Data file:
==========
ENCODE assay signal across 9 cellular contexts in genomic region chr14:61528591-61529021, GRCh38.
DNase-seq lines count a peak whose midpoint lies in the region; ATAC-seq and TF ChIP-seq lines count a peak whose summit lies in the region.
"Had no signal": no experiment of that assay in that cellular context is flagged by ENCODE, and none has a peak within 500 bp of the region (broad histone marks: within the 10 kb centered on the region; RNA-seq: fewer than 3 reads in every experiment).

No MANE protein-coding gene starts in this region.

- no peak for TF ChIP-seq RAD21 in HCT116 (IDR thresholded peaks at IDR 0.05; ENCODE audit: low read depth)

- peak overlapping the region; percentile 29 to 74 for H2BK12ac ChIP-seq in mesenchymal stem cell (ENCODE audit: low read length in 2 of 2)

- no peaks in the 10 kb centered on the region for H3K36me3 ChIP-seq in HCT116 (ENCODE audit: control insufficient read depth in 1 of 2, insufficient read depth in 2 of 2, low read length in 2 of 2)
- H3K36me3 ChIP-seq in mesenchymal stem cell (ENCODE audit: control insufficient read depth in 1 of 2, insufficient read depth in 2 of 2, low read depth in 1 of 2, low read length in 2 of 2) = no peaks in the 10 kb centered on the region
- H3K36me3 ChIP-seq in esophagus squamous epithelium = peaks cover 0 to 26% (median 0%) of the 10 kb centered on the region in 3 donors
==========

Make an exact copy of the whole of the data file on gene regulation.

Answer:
ENCODE assay signal across 9 cellular contexts in genomic region chr14:61528591-61529021, GRCh38.
DNase-seq lines count a peak whose midpoint lies in the region; ATAC-seq and TF ChIP-seq lines count a peak whose summit lies in the region.
"Had no signal": no experiment of that assay in that cellular context is flagged by ENCODE, and none has a peak within 500 bp of the region (broad histone marks: within the 10 kb centered on the region; RNA-seq: fewer than 3 reads in every experiment).

No MANE protein-coding gene starts in this region.

- no peak for TF ChIP-seq RAD21 in HCT116 (IDR thresholded peaks at IDR 0.05; ENCODE audit: low read depth)

- peak overlapping the region; percentile 29 to 74 for H2BK12ac ChIP-seq in mesenchymal stem cell (ENCODE audit: low read length in 2 of 2)

- no peaks in the 10 kb centered on the region for H3K36me3 ChIP-seq in HCT116 (ENCODE audit: control insufficient read depth in 1 of 2, insufficient read depth in 2 of 2, low read length in 2 of 2)
- H3K36me3 ChIP-seq in mesenchymal stem cell (ENCODE audit: control insufficient read depth in 1 of 2, insufficient read depth in 2 of 2, low read depth in 1 of 2, low read length in 2 of 2) = no peaks in the 10 kb centered on the region
- H3K36me3 ChIP-seq in esophagus squamous epithelium = peaks cover 0 to 26% (median 0%) of the 10 kb centered on the region in 3 donors